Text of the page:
The Guelph area defendant hospital and doctors settled with the family of a brain damaged baby for approximately $4.1 million dollars.
Mom, a Mount Forest resident, was a 33 year old woman who was diagnosed as being a Group B streptococcal carrier (GBS+) approximately 3 months before she gave birth. One of Mom’s doctor’s informed her that because of this, she should receive antibiotic coverage if her membranes were ruptured more than 12 to 18 hours prior to delivery. Around the same time, Mom’s one-hour glucose tolerance screen was found to be abnormal and she went on dietary control.
The day prior to giving birth, mom was post-term (40 weeks and 6 days) and a doctor ordered that she attend the hospital the following day for a routine induction. Mom returned the next day (41 weeks pregnant) and the doctor inserted Prostin vaginally, another dose was also given cervically a short time later.
Two days later, a different doctor assumed the care of Mom. However, when the new doctor assumed Mom’s care, the doctor made the critical error of assuming that mom had had an uncomplicated pregnancy at 41+ weeks. This new doctor was unaware of mom’s GBS+ status and Mom’s chart was not available. The original doctor who was overseeing Mom was negligent in not ensuring the new doctor was aware of mom’s GBS positive status. A GBS positive infection can be very dangerous to a newborn baby, as it can cause sepsis (blood infection). Therefore, the baby must be treated properly with antibiotics before birth.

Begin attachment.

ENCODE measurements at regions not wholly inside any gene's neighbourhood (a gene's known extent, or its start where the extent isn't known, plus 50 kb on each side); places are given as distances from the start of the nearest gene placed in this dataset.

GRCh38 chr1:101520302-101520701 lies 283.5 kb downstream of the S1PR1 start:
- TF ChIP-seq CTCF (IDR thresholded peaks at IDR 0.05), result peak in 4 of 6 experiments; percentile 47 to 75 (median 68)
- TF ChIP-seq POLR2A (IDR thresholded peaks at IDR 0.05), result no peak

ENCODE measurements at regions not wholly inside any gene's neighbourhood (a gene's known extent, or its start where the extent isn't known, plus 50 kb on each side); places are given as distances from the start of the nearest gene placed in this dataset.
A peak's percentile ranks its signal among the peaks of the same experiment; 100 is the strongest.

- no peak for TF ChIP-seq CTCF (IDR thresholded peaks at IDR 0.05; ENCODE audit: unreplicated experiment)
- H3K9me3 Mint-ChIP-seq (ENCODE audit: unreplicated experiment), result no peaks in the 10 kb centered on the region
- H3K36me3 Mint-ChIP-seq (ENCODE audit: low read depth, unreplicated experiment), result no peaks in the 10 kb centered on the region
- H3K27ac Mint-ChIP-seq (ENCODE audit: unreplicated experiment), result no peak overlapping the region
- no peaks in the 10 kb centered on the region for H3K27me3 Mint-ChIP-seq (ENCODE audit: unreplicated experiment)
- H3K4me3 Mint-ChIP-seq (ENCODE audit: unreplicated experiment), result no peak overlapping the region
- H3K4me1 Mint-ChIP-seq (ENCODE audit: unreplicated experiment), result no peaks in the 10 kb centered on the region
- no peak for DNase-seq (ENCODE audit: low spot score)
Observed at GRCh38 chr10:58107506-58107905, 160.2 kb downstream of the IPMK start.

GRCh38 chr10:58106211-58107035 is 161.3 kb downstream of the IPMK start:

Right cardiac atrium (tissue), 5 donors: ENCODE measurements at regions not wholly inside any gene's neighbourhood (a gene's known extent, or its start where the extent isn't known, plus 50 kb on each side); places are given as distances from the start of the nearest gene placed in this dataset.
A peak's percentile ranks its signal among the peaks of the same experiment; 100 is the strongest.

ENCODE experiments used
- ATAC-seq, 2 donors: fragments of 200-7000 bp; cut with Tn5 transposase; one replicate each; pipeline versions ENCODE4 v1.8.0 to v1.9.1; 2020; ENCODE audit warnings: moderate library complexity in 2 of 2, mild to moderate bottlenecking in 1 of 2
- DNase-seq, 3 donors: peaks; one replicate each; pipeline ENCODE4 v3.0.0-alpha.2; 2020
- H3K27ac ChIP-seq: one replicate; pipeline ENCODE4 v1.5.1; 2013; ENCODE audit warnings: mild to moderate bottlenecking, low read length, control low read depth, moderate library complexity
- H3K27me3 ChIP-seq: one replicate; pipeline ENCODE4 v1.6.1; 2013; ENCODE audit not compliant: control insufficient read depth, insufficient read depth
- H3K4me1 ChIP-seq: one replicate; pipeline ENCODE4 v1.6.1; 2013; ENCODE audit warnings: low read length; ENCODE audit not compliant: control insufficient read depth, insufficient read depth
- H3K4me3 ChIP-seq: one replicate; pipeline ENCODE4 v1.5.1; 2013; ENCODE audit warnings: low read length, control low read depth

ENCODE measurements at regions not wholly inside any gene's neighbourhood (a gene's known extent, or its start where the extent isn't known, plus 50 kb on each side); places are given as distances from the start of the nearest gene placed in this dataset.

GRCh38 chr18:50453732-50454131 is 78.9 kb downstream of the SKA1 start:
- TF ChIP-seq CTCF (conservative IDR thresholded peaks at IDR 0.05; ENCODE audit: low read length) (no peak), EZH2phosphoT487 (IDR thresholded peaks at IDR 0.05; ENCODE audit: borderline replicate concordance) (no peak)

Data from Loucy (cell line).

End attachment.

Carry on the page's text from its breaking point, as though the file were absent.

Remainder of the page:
An artificial rupture of membranes was performed (revealing clear amniotic fluid) and Oxytocin was initiated to induce labour. Mom was next assessed by the doctor about 10 hours later. Her cervix was found to be 8-9 cm dilated. About 2 hours after that, the doctor made a failed attempt to use forceps to deliver the baby. The fetal heart rate tracing was significantly abnormal following the application of the forceps (there was tachycardia — a high fetal heart rate). In light of this, the baby should have been delivered by emergency Caesarean section (C-section) immediately. However, it took over one hour to deliver the baby. The baby suffered hypoxic-ischemic encephalopathy as a result of asphyxia prior to birth.
At birth, the baby required significant resuscitation. The attending anaesthetist was negligent as he indicated that there was no urgency to perform the C-section. The attending doctor was also negligent for not having proper pediatric support available for the baby at birth and for conducting an improper forceps delivery, when the baby ought to have been delivered by C-section, as well as other reasons.
The attending nurses were negligent for not taking proper temperature readings from mom, starting mom on Oxytocin only 4 hours after Prostin had been given, not alerting the physician of the persistent tachycardia, in addition to other reasons.
At birth, the baby was born flat and had no respiratory effort initially. The baby went on to develop seizures, apnea, sinus thrombosis and cerebral edema. The child currently has cerebral palsy with spastic diplegia.
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